Digging Deeper into the Question of Concussions
> 8/15/2007 8:53:19 AM

The National Football League must be sighing with relief now that pre-season games are underway and the league's on-field product can take some of the attention away from the troubling off-field developments that have bubbled up over the sport's long break. While dogfighting may be making headlines, it is the NFL's handling of retired and disabled players, specifically in regards to neurological decline linked to concussions, that has created perhaps the most ill-will within the organization. Research released earlier this summer showed the damaging concussion effects that NFL employment has had on many of the league's former players. The NFL has taken some action, recently instituting a new hotline to report teams' mistreatment of injured players. The league also now takes baseline tests of every player, which will help to identify when and if a concussion has occurred. Still, many retired players, most notably Hall of Famer Mike Ditka, remain outspoken about what they feel has been a poor response by the league.

Help may be on the way, however, in the form of newly developed technologies that could help teams identify players with concussions and therefore avoid the possibility of further damage. As reported on by the MIT Technology Review, several teams are working on designs that have showed early promise. They write:

Coaches and trainers routinely use crude memory tests to determine if a player can get back on the field. While these quick tests can detect major memory problems, they may miss more subtle cognitive dysfunction. "There is no clear protocol for when it's safe to send players back into games," says Nowinski. "Right now, we are without any technology to quickly--in under 20 minutes--and objectively diagnose mild traumatic brain injury."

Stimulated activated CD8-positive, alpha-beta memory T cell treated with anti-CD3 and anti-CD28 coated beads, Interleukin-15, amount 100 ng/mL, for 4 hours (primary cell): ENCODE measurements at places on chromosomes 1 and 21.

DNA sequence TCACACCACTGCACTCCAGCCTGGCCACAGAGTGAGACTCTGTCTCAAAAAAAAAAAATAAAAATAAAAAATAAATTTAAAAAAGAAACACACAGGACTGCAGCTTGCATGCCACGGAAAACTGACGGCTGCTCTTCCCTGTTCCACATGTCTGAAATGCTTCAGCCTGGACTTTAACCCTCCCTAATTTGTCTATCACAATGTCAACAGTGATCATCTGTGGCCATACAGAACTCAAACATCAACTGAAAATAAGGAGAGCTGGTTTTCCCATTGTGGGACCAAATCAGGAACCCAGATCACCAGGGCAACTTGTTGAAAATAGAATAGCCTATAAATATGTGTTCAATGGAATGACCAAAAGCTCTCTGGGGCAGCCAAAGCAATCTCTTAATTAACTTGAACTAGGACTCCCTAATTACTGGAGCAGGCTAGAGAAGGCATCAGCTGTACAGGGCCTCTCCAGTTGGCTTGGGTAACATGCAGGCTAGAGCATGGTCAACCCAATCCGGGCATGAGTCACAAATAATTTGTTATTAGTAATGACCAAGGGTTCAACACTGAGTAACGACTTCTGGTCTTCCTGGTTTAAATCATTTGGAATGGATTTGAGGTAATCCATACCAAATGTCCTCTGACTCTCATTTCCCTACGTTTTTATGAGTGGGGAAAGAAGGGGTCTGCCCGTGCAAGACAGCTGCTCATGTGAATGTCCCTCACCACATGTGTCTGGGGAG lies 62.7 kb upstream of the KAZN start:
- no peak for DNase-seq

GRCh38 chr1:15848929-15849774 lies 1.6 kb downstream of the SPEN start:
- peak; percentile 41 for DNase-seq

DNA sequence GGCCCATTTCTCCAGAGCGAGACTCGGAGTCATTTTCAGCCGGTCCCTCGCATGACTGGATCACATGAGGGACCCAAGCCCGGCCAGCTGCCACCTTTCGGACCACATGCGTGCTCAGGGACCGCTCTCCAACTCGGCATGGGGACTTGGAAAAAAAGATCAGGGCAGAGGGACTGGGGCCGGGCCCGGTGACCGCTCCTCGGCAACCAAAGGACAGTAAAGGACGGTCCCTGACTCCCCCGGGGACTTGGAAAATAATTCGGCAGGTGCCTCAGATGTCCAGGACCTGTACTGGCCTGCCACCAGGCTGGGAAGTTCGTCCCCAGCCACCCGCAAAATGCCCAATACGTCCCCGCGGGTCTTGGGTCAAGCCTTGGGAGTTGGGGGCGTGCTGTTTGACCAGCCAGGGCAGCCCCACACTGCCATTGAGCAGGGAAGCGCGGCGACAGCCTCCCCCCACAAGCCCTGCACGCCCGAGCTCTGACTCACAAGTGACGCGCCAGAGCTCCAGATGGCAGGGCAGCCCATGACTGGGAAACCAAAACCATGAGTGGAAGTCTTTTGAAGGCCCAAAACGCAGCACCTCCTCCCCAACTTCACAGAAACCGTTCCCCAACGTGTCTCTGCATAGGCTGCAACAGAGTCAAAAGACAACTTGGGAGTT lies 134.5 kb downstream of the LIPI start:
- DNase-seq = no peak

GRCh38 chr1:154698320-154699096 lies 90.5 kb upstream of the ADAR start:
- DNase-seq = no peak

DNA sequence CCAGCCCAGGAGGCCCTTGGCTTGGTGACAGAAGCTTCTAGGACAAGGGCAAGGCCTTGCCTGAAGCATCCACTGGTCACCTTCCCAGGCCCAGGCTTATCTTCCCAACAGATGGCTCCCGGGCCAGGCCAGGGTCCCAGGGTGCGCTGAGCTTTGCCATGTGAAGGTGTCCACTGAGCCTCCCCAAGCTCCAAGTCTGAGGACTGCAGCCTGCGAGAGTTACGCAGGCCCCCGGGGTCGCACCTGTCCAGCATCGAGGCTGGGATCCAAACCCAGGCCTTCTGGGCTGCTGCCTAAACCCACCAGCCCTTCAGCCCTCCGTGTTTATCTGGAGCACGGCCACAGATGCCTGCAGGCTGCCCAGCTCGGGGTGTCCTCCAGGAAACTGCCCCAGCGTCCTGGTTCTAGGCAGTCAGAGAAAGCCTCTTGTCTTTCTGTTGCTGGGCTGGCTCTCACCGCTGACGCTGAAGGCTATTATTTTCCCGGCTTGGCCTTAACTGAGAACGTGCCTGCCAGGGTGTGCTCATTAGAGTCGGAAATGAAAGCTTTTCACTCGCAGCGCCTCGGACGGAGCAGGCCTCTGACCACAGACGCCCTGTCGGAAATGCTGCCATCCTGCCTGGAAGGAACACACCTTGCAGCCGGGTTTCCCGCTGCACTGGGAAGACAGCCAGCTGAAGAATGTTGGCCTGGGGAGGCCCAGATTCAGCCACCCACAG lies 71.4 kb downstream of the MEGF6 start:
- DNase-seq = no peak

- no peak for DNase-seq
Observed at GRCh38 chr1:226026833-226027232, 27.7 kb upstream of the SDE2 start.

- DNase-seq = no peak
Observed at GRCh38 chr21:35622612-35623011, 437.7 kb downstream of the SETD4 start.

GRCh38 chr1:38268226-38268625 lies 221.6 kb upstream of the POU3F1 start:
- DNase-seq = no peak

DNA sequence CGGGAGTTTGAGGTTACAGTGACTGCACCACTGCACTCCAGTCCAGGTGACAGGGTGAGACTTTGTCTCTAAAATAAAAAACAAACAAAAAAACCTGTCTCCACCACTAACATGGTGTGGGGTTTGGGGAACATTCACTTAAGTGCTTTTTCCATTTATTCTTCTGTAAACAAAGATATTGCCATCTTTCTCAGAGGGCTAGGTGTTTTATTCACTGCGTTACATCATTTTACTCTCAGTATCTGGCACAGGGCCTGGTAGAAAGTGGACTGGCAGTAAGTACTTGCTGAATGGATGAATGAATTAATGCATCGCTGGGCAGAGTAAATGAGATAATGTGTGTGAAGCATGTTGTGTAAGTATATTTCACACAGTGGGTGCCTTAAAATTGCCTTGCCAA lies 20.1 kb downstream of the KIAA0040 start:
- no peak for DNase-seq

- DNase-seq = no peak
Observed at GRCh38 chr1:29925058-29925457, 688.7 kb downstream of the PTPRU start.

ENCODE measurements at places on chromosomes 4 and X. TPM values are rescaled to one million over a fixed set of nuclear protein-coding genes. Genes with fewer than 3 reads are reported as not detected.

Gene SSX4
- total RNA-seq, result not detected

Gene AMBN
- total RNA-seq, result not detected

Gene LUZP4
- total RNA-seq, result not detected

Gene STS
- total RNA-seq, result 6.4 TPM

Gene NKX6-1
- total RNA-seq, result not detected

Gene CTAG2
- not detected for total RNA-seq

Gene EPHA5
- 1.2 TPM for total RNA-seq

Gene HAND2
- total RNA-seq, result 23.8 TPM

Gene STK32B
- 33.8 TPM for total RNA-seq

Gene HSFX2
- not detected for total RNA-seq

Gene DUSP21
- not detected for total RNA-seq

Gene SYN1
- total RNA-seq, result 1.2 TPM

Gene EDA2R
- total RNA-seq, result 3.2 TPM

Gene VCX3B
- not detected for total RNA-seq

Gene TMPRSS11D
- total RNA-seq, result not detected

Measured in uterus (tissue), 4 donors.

An experimental handheld device that uses electroencephalogram (EEG) to read the brain's electrical activity might help. Under development by Roy John, director of the Brain Research Laboratories at New York University, and by Brainscope, a technology company based in Chesterfield, MO, the device is made up of an adhesive strip lined with six electrodes attached to a small computer. After a blow to the head, the strip is affixed to the athlete's forehead to record electrical activity, which is processed through a specialized algorithm and compared with a database of normal and abnormal electrical profiles. The processor then spits out a probability score predicting the likelihood of damage, says John.

In early studies, John's device showed promise in identifying when concussions had occurred, but the next step is to test it in more live action settings. Diagnosing a concussion in the ER and diagnosing a concussion on the sideline of a tight game are two very different things. Both players and coaches have the instinct to send a player who "feels OK" back into the game. But if trainers are able to produce real data on the fly to support their feelings about pulling a player, it will prevent future harm. This is especially important as research has showed that the brain is incredibly vulnerable immediately following a trauma, and a second event, even a small one, can be enough to do much greater damage.

The links between concussions and neurological decline later in life are still being fleshed out, but even failing that, doctors have long understood the effects that brain trauma can have. Technology Review reports that there are over 300,000 sports related concussions each year. That's a lot of youths and adults seeing a lot of stars. Early identification and treatment can prevent future harm, but first a concussion diagnosis must be made. If Roy John, or another team, can develop a valuable tool, atheletes everywhere will benefit.

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